BUCKHEAD, Ga. — Every player’s Super Bowl story begins somewhere.
Greg Zuerlein’s began in the kitchen at a Buffalo Wild Wings in Nebraska in 2010.
The college football program at the University of Nebraska-Omaha, where he had been the kicker for three years, had just folded. An event was held on campus for players with remaining eligibility to meet with other college programs and Zuerlein was invited to attend, but he had to work his shift at the restaurant. Those blazin’ wings don’t sauce themselves!
But there was one college program, Missouri Western, that brought the meeting to Zuerlein. They sent two coaches to the Buffalo Wild Wings to pitch the already accomplished kicker on going there . . . and also to grab some lunch.
“My manager was nice enough to let me go out there and talk to them for a few minutes,” Zuerlein said this week about sitting down in the booth with the coaches to munch and chat. “They gave me their spiel about Missouri Western and it worked, I guess.”
He enrolled and thrived, setting a Division II record of 21 consecutive field goals made (including nine of at least 50 yards) and connecting on 23 of 24 attempts for the season to give him the highest percentage of any NCAA player in any division that season.
A few months later, he was drafted by the Rams in the sixth round, and on Sunday — two weeks after kicking the longest winning field goal in postseason history (57 yards) — he’ll handle kickoffs and field goals in the Super Bowl.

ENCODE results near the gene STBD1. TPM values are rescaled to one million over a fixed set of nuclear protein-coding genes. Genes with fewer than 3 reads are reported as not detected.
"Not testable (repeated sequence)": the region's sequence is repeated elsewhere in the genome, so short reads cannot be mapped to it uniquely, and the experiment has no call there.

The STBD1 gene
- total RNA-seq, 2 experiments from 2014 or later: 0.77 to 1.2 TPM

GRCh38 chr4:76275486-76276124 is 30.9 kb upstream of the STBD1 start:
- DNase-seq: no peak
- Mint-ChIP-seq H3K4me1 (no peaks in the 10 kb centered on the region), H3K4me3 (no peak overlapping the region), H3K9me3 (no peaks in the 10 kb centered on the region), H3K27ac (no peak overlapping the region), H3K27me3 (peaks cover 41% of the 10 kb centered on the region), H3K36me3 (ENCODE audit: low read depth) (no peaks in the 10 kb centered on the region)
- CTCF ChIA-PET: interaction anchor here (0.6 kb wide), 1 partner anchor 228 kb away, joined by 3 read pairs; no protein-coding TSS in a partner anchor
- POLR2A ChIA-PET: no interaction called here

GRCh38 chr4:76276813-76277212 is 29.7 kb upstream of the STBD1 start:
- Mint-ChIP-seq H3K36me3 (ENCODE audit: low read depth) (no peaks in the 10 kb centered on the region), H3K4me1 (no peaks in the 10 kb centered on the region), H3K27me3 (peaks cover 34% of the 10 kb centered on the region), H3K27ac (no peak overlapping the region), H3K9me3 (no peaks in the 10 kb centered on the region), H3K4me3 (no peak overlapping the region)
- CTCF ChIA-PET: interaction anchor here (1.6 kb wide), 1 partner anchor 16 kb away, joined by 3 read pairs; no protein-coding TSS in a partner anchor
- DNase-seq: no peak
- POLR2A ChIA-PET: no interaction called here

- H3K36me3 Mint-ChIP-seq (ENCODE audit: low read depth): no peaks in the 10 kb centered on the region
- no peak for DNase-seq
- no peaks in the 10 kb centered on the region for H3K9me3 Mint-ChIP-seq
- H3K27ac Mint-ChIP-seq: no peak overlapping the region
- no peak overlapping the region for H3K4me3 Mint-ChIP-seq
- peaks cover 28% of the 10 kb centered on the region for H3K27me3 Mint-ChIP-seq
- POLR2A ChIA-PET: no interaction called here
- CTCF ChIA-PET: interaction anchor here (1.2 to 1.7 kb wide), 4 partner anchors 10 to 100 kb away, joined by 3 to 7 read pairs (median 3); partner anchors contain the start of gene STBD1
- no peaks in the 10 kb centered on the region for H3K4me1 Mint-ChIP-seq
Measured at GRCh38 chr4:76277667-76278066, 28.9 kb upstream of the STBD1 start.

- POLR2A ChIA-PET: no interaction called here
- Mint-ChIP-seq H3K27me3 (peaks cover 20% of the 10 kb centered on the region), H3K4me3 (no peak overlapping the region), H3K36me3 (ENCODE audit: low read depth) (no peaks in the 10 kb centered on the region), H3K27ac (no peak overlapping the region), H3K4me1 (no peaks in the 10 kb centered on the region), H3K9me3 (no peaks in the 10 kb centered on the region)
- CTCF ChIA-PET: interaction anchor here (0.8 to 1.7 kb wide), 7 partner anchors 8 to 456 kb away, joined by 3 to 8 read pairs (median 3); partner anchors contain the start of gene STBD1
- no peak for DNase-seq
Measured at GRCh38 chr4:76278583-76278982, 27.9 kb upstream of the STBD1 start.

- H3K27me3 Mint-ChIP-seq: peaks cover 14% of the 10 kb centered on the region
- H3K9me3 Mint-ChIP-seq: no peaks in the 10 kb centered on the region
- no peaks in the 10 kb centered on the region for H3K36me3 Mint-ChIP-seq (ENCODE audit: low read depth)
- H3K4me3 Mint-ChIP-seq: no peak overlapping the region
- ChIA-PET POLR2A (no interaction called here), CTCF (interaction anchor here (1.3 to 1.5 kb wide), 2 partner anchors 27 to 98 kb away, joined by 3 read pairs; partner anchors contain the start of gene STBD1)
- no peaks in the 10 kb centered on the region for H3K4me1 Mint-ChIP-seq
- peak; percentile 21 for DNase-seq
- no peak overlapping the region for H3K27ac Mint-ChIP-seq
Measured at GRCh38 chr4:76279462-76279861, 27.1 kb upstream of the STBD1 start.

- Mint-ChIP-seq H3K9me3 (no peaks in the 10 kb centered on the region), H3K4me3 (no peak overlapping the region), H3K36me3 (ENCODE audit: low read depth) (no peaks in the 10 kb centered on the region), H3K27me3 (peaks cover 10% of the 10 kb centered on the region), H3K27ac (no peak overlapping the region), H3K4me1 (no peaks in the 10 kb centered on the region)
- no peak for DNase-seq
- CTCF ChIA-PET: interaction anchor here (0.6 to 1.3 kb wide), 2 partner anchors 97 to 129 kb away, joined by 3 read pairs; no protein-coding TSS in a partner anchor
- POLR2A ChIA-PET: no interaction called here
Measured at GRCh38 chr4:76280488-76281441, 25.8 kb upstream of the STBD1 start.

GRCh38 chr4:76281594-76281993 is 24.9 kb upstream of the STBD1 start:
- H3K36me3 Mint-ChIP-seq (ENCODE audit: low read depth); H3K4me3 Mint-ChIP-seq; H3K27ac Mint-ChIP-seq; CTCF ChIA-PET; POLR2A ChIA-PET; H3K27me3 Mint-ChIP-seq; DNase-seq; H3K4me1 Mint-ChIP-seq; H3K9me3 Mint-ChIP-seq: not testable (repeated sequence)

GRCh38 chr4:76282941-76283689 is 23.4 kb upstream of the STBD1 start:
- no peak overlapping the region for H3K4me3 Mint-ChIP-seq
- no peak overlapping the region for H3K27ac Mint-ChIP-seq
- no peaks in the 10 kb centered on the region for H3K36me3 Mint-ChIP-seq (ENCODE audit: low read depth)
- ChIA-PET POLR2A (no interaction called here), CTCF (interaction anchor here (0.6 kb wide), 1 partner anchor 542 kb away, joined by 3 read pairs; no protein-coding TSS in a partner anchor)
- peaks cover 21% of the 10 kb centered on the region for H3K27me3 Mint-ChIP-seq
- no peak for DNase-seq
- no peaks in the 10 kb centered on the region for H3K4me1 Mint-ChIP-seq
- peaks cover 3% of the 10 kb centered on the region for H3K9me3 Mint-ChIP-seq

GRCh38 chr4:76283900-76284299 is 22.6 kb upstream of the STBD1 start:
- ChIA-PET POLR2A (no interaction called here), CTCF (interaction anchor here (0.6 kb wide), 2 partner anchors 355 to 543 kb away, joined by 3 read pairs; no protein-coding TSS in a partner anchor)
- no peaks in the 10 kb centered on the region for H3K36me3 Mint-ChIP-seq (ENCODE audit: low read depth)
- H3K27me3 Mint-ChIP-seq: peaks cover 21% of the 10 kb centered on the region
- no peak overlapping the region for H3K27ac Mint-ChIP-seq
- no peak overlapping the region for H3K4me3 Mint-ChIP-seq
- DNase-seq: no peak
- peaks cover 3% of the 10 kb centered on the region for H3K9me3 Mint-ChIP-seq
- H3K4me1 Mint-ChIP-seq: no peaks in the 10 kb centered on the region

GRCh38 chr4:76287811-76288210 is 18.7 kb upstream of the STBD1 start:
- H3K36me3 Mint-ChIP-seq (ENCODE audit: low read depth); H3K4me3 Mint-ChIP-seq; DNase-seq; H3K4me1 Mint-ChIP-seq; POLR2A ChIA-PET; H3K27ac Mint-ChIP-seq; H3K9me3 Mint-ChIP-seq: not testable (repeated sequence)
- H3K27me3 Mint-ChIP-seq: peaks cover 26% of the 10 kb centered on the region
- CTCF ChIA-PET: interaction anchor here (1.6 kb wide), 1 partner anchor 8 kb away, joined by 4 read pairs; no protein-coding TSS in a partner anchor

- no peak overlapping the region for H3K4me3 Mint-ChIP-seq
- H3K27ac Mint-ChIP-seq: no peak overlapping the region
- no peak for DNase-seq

He’s been dealing with a foot injury he suffered in that NFC title game and has been limited throughout the week, but he insisted he’ll be fine for the Super Bowl. He kicked the game-winner against the Saints after suffering the injury.
On Friday, Zuerlein ended the Rams’ practice with seven field-goal attempts and four kickoffs.
“He felt good,” coach Sean McVay said per the pool report. “He hit the ball well. He hit the kickoffs and his field goals really well. That’s kind of what we expected, that’s what we hoped, and he’ll be ready to go.”
Division II players don’t usually make it in the NFL, but Zuerlein said that jump is easier to make as a kicker.
“It’s you versus the posts, and that doesn’t change from D-I to D-II,” he said. “The only thing that changes is the people in the stands. It can be easier for kickers because they don’t go against anybody.”
That’s the way Zuerlein said he’ll be thinking about any attempts on Sunday: him versus the posts.
The Super Bowl can add a layer of intensity and stress and anxiety to even the most routine football acts, and the 31-year-old admitted he isn’t sure how it will affect him. “I’ve never played in a Super Bowl, so I don’t know if I’ll be nervous,” he said.
But he also said he’s confident he won’t be.
“Every kick is like any other kick,” Zuerlein said. “It’s not for the Super Bowl, it’s just a kick, because that’s what kicking is. It’s just a kick. You don’t have to make it any more complicated or any bigger than it needs to be. It’s just a kick. It’s part of the game. You don’t want to overthink it too much.”
Seven of the last 10 Super Bowls and all eight of the previous Super Bowl appearances by the Patriots have been decided by one possession, so every point matters at this level. Come the fourth quarter, the result could be determined by a kick by Zuerlein, and he’s prepared. He won’t be winging it.